Daniel has always struggled with the idea that he does not belong and through the fantastical adventures of Peter Ashley-Mill, he is able to be the hero that he never was. Even his alias is part of his double identity.
Ascher means happy in Hebrew, a heavy name to bear, Ash-err, full of firestorms and aimless wandering, how to disguise these ominous, onerous meanings, hide them behind two letters, H.R., which in French would be pronounced Ascher; and then Sanders, which conjures sand and cinders, but I’ve also kept the name of the Roche family who saved my life, roch means head in Hebrew; with these two names I am flesh, I am in my head and I am cinders, all at the same time.
In these stories, Peter saves refugees and he gives them authority and power over their lives; Daniel and all Jews never had this power. Daniel’s life is a secret that he keeps closed away, only telling his closest friends, and even then only when they are fellow refugees. Only other displaced people can understand the pain of losing family.
Peter, unlike Daniel, is able to save everyone. Peter is a hero of epic proportions and every one of his stories ends happily. Lévy-Bertherat beautifully contrasts Peter’s fantastical adventures with the grim reality that Daniel has lived through. Daniel cannot bring himself to tell the truth about his family, so instead he tells fantastical adventure stories. As Hélène discovers more about her grand-uncle, she sees that Daniel’s real life is not as wonderful as the stories he tells, but it is a story worth telling. He is a man who deserves to be known, not hidden away. Daniel tried to tell the true story of who he is, but he felt that he could never do it justice.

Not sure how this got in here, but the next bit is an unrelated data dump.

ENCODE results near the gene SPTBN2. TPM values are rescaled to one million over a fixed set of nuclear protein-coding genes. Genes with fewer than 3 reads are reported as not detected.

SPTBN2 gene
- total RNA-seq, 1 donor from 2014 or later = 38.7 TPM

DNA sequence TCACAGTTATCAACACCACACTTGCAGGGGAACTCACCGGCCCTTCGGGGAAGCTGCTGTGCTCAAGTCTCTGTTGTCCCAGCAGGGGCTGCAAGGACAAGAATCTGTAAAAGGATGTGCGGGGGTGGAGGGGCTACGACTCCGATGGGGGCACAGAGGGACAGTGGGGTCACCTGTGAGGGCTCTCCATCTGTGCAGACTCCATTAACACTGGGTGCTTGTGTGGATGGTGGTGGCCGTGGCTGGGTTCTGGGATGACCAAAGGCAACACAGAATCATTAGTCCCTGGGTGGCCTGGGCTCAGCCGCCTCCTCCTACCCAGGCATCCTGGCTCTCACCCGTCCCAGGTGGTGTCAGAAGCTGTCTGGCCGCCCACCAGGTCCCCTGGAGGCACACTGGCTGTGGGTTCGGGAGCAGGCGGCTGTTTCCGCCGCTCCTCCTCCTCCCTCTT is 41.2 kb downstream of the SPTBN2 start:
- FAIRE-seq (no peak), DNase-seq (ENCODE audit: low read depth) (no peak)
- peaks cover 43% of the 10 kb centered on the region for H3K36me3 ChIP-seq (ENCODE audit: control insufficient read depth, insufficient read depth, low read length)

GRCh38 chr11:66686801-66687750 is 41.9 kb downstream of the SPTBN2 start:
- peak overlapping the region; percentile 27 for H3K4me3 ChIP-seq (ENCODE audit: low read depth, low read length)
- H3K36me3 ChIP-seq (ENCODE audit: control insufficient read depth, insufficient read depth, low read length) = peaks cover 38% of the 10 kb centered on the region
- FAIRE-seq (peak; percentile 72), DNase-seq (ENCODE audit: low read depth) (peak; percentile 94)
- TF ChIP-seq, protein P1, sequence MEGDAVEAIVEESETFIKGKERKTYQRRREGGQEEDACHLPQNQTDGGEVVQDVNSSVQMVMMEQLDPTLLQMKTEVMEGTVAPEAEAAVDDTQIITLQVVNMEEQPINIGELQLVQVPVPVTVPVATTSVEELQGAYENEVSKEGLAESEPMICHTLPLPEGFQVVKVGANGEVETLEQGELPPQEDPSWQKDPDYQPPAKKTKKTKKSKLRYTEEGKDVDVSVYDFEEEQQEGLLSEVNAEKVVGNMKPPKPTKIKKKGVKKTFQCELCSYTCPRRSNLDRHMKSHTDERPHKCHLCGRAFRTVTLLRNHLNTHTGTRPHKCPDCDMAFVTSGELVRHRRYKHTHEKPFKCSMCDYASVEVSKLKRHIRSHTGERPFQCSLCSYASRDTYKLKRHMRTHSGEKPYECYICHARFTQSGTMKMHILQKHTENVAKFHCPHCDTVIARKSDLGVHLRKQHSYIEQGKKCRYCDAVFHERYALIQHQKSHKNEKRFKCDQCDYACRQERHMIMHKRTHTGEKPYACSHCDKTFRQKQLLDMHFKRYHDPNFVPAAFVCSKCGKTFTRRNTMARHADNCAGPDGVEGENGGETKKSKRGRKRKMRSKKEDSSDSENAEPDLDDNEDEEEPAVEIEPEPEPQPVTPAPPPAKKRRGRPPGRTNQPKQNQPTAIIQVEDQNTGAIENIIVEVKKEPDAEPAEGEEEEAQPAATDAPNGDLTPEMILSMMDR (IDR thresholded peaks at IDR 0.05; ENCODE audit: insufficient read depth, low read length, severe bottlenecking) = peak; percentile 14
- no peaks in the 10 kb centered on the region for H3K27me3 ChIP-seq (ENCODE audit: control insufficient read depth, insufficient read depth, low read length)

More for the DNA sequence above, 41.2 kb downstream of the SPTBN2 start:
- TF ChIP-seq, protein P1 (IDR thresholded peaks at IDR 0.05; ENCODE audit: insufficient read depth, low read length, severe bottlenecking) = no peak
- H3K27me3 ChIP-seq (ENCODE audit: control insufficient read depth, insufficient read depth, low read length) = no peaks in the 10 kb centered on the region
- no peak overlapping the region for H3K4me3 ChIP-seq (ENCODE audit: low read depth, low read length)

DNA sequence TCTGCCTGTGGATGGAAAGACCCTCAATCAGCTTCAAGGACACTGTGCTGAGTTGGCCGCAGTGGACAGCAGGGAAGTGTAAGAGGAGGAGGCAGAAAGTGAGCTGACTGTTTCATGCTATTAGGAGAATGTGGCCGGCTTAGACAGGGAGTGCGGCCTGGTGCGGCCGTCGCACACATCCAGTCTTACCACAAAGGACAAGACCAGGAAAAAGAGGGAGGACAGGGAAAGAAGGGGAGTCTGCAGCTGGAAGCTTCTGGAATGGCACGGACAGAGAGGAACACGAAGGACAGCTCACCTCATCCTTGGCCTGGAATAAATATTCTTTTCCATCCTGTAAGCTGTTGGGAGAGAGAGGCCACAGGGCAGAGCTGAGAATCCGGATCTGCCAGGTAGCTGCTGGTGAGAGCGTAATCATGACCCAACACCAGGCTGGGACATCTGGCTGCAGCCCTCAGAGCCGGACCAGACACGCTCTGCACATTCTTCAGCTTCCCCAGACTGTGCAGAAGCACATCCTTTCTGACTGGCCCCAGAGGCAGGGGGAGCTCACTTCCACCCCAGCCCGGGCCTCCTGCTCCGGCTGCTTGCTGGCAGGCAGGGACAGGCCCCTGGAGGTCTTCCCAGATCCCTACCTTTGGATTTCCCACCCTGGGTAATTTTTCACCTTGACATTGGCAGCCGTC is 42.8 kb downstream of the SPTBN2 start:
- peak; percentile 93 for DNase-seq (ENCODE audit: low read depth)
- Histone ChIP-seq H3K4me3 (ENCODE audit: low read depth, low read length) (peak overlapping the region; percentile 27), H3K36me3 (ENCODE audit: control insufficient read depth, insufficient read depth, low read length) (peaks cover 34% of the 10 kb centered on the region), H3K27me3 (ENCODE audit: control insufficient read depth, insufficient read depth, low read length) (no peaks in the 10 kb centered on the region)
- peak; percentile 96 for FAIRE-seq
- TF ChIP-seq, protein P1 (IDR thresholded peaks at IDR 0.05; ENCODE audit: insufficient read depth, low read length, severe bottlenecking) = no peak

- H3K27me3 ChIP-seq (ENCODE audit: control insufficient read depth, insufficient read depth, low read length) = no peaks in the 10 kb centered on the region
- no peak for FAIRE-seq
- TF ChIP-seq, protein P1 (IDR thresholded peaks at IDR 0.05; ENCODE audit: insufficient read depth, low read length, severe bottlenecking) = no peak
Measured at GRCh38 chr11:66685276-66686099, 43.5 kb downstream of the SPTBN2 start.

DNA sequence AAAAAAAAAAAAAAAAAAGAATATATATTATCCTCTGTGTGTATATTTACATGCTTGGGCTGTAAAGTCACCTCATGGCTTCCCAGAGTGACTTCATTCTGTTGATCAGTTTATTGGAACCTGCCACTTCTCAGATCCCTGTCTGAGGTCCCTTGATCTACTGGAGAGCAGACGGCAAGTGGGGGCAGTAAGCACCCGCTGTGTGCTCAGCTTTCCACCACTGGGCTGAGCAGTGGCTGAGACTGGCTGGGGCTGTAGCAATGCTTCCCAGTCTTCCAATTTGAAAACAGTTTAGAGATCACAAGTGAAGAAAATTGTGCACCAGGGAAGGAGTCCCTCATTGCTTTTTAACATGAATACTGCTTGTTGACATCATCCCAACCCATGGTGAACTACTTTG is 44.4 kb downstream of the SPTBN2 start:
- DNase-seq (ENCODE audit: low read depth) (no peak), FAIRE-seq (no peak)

I have told many stories, never my own, I have made up twenty-three adventures, but when I tried to write the last one, the real one, about someone who was left behind, who is left here still, who is left without words, who is left to live his life after all the others have gone, I could not do it, my memory betrayed me, I betrayed their memory, I abandoned the task, afraid I would not be worthy of it, can anyone be worthy of the dead?
When it came to telling his real story, his true story, Daniel felt that he could never truly depict the family he had left behind, the family that left him behind. The guilt he carries is too strong. He feels he has betrayed them with his happiness and that he never should have been saved. How could he ever truly be happy when he knows the fate that they faced? He has to live with the reality of being the one who was left behind. He is Moses who was given a second chance, but this comes with a heavy burden. Moses saved the Jews. Moses did great things, but what has Daniel done? Daniel is no hero, he is just a story-teller living two lives. The second chance he is given comes with a price, the price being that he is the only one who remembers. He is the one who has to live with the guilt of surviving.